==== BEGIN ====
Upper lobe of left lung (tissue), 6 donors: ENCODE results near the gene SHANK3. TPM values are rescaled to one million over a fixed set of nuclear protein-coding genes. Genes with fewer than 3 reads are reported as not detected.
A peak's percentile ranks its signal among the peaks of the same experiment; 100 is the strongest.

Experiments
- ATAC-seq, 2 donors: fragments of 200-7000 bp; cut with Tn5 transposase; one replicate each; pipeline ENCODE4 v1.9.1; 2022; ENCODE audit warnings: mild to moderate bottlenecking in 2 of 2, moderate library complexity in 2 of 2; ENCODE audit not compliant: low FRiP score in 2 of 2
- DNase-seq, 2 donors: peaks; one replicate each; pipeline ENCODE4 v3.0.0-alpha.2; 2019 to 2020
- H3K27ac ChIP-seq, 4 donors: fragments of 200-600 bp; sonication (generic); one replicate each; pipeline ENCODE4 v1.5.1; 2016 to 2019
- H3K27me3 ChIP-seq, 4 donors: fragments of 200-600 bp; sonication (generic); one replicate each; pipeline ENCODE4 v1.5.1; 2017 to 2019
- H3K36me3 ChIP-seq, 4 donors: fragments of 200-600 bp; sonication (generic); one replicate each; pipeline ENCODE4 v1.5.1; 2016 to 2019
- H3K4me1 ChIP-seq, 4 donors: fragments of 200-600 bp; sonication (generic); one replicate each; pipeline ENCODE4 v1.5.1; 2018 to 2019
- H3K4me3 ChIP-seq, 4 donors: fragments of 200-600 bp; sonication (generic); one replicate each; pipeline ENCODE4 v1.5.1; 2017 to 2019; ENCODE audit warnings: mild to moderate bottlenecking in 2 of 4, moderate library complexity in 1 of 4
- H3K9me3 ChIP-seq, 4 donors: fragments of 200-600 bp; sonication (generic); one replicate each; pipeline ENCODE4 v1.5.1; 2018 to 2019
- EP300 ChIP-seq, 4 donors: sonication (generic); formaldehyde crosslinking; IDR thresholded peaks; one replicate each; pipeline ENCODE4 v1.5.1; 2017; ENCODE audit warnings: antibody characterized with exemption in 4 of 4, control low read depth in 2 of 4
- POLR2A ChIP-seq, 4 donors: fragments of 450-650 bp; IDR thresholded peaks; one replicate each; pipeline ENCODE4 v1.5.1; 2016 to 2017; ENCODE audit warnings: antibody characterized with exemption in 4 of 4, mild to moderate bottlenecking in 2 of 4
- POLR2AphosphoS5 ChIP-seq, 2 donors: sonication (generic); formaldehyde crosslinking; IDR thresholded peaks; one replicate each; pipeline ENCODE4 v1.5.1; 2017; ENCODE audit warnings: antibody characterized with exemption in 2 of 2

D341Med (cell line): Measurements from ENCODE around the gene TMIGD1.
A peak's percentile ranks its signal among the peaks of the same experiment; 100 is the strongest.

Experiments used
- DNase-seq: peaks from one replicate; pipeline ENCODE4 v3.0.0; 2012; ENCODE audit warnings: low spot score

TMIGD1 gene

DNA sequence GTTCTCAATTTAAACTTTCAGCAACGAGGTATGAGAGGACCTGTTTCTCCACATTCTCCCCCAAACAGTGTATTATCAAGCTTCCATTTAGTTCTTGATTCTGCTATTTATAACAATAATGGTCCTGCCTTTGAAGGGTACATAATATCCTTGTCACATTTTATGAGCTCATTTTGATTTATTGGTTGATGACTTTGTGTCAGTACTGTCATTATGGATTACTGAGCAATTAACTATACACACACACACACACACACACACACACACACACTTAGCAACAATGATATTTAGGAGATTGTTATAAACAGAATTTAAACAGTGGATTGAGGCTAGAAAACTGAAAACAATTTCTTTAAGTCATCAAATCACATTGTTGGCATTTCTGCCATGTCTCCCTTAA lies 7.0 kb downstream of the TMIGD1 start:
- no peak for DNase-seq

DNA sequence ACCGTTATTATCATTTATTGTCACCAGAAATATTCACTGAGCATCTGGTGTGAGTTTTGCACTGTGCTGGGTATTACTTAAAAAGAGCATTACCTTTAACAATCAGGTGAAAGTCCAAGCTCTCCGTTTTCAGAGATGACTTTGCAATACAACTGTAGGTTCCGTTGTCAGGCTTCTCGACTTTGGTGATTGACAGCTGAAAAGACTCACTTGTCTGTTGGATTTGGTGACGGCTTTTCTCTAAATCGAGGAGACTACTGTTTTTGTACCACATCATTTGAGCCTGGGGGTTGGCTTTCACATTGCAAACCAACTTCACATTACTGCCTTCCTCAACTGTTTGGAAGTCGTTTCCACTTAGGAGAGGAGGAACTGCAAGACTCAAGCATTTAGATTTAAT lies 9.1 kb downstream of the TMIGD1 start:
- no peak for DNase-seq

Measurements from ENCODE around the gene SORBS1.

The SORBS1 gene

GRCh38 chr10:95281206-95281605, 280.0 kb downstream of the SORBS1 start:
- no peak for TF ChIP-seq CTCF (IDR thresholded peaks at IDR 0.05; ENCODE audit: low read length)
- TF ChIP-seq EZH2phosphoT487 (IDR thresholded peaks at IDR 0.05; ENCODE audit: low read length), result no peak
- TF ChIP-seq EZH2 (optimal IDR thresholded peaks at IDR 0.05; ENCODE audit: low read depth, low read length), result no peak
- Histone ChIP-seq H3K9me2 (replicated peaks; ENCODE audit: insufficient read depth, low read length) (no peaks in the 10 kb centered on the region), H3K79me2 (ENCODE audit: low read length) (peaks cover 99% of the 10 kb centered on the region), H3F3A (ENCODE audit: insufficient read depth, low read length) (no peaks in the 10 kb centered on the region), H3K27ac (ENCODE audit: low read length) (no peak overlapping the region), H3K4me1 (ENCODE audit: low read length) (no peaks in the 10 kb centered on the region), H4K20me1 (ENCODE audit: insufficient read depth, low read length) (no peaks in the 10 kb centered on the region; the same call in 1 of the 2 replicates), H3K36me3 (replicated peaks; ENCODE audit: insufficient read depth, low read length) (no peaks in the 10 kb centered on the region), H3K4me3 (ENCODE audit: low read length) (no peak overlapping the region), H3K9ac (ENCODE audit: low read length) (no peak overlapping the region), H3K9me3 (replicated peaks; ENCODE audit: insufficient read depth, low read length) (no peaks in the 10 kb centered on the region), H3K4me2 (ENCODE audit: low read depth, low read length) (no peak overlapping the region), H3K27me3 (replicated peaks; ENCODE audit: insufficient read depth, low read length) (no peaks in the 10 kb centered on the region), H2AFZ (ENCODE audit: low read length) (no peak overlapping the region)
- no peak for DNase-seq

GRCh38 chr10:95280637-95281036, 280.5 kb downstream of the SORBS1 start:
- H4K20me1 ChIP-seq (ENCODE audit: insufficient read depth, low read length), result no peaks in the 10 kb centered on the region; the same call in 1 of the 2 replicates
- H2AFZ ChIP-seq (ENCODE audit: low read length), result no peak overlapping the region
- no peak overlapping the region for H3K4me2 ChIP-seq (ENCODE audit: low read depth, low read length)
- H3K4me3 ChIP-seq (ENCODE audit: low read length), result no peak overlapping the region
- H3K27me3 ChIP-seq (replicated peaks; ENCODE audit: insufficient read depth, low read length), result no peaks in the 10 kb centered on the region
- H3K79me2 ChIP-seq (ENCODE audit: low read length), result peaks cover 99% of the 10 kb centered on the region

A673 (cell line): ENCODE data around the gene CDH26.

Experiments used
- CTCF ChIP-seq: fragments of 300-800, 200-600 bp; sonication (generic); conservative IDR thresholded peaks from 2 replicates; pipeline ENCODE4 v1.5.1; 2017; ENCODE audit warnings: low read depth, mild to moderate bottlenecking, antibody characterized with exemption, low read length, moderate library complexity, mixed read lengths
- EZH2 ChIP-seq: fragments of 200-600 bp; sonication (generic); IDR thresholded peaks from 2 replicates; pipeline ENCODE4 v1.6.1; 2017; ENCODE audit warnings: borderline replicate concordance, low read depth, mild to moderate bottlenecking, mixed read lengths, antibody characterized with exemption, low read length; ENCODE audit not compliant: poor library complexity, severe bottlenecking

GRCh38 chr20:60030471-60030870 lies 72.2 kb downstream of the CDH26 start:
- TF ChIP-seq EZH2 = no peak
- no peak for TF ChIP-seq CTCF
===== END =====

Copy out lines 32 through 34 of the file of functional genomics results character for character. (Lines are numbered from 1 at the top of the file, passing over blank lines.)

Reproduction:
GRCh38 chr10:95280637-95281036, 280.5 kb downstream of the SORBS1 start:
- H4K20me1 ChIP-seq (ENCODE audit: insufficient read depth, low read length), result no peaks in the 10 kb centered on the region; the same call in 1 of the 2 replicates
- H2AFZ ChIP-seq (ENCODE audit: low read length), result no peak overlapping the region